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Jason is the founder of Ignite Student Ministries, a dynamic ministry igniting youth, young adults and university students to passionately pursue Christ and transform society in high schools, work places and universities around the world.

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6 Lessons from 12 Years of College Ministry

Jason VanaJason Vana
Photo Credit: Michael Greenberg (Creative Commons)

Photo Credit: Michael Greenberg (Creative Commons)

I have been doing college ministry now for almost 12 years now.

In that time, I’ve learned a number of lessons that not only apply in college ministry, but life in general. I wish I could say this wisdom was beamed straight from heaven into my more than hungry brain, but the truth is, these lessons were learned in the trenches – through trial and a lot of errors.

Either way, here are my top 6 life lessons learned from 12 years of college ministry:

1. If you want to impact someone’s life, meet them where they are at.
Don’t expect people to come to you. Don’t expect them to come to your church. Jesus never told us to bring people to a building. He told us to meet them where they are at – in the marketplace, at school, in their mess and junk and pain.

2. If you want to change someone’s life, show them you believe in them.
The biggest part of my ministry to college students: pointing out the potential within them. Every single person knows where they fail and how they don’t measure up. Most people can’t see the gift they are. Point that out to people, and let them know you believe they can do it, and it will change their life.

3. Technology is great. Personal interaction is better.
The advent of cell phones, texting, and social media make it easy for us to stay connected any where, any time, but nothing replaces personal, undivided time with another person. Put the cell phone down. Turn off the tablet. And spend some personal time with people.

4. Know how you’re wired.
We all are wired differently. Know how you’re wired. I am a cause-driven person. I will always choose charging the field to achieve the cause God has placed on my heart more than anything else. I need those around me wired in other ways – with other strengths and different focuses.

5. Most relationships don’t last forever.
Most friendships in our lives are seasonal. God brings them in for a period of time but, when we step into a new season or level, the friendships around us change. There are the rare few who transcend the seasons, but many will flow in and out of our lives at different times. Know the seasons – and don’t be afraid to let go when the time is right.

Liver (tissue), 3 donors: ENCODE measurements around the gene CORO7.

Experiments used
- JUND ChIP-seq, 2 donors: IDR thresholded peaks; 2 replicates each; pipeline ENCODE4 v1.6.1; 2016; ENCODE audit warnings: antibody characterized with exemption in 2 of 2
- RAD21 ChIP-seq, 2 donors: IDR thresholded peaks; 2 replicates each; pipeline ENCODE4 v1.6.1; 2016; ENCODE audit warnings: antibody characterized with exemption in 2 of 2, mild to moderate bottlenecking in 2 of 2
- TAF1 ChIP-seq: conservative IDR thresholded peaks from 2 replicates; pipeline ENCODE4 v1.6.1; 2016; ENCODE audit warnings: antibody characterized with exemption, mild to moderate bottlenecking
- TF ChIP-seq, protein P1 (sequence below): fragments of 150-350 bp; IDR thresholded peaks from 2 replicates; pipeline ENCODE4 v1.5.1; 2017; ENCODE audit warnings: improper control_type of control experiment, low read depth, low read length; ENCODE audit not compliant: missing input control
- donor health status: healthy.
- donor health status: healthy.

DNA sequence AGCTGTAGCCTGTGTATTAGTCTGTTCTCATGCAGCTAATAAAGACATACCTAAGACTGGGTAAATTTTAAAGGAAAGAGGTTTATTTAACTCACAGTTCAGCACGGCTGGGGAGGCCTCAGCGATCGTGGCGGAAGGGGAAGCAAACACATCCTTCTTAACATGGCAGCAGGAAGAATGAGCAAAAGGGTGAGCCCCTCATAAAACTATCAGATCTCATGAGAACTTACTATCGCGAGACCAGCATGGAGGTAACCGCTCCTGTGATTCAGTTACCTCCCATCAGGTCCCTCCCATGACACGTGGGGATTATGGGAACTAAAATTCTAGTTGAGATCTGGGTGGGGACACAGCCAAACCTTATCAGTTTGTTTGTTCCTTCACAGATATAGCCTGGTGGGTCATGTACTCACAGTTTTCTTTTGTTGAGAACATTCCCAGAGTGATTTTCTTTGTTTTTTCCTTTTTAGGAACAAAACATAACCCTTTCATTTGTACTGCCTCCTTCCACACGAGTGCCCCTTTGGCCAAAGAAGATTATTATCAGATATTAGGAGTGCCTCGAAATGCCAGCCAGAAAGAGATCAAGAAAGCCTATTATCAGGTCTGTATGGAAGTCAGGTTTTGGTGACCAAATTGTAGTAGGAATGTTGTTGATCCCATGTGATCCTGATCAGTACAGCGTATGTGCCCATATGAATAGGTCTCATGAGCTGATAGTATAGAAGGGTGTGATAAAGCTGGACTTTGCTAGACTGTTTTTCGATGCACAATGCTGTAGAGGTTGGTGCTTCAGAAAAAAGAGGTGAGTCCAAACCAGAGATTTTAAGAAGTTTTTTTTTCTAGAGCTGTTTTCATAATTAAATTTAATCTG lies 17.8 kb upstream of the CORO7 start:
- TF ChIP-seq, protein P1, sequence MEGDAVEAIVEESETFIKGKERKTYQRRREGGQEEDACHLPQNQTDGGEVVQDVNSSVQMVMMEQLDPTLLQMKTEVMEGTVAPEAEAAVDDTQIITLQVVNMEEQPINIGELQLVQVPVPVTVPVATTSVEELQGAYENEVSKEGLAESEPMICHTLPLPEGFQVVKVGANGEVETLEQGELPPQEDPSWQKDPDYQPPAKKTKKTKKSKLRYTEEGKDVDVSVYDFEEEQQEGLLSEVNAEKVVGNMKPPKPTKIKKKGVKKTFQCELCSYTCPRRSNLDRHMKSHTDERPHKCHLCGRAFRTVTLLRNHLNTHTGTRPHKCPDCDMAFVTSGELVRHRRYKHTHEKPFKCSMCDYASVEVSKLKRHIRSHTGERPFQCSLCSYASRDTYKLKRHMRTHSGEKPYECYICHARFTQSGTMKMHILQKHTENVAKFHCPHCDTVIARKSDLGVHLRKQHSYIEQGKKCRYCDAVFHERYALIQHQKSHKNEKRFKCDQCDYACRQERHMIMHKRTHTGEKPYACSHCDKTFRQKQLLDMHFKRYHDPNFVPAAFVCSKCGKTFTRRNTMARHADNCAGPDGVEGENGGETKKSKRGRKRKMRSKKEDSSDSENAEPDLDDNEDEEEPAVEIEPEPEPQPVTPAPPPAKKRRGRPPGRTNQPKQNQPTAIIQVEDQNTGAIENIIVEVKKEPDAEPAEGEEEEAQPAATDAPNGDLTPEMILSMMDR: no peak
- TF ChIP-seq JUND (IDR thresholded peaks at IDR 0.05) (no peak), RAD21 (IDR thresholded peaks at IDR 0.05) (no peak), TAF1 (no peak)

6. You can’t do it all. Empower others.
The greatest leaders aren’t those who do all the work. The greatest leaders empower others – and let them stand in the spotlight. Take a step back and let someone else stand in the spotlight.

What lessons have you learned from places of leadership?

Jason is the founder of Ignite Student Ministries, a dynamic ministry igniting youth, young adults and university students to passionately pursue Christ and transform society in high schools, work places and universities around the world.

Comments 3
  • Caleb
    Posted on

    Caleb Caleb

    Reply Author

    Great lessons Jason. I think #3 is vital. It’s so easy to get caught up with all the different ways to interact, which are great but don’t replace personal interaction. We try to have people in our home as much as we can for that very reason.


    • Jason Vana
      Posted on

      Jason Vana Jason Vana

      Reply Author

      Thanks, Caleb! #3 is a lesson I try hard to instill within the students in my ministry. Their generation is so dependent upon technology to create relationships that there are times students will be in the same room, but all of them with a phone in front of their faces. I’ve told them they aren’t allowed to do that around me. It communicates that the people you’re with just aren’t important. Not something Jesus would do.


  • TCAvey
    Posted on

    TCAvey TCAvey

    Reply Author

    Awesome points! I’m with Caleb, I think #3 is essential.

    So many don’t know how to connect with others. I was talking with my mom this weekend about how kids can’t seem to go anywhere without a cell phone. They don’t even look each other in the face, instead their heads are down and they are typing.

    People need more one on one connection.